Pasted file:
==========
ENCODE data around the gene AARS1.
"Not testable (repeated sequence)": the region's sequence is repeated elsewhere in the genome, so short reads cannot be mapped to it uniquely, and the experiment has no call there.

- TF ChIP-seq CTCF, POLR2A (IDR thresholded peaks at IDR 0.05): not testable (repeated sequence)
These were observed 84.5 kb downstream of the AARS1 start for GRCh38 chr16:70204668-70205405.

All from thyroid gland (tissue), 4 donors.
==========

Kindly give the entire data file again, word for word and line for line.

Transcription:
ENCODE data around the gene AARS1.
"Not testable (repeated sequence)": the region's sequence is repeated elsewhere in the genome, so short reads cannot be mapped to it uniquely, and the experiment has no call there.

- TF ChIP-seq CTCF, POLR2A (IDR thresholded peaks at IDR 0.05): not testable (repeated sequence)
These were observed 84.5 kb downstream of the AARS1 start for GRCh38 chr16:70204668-70205405.

All from thyroid gland (tissue), 4 donors.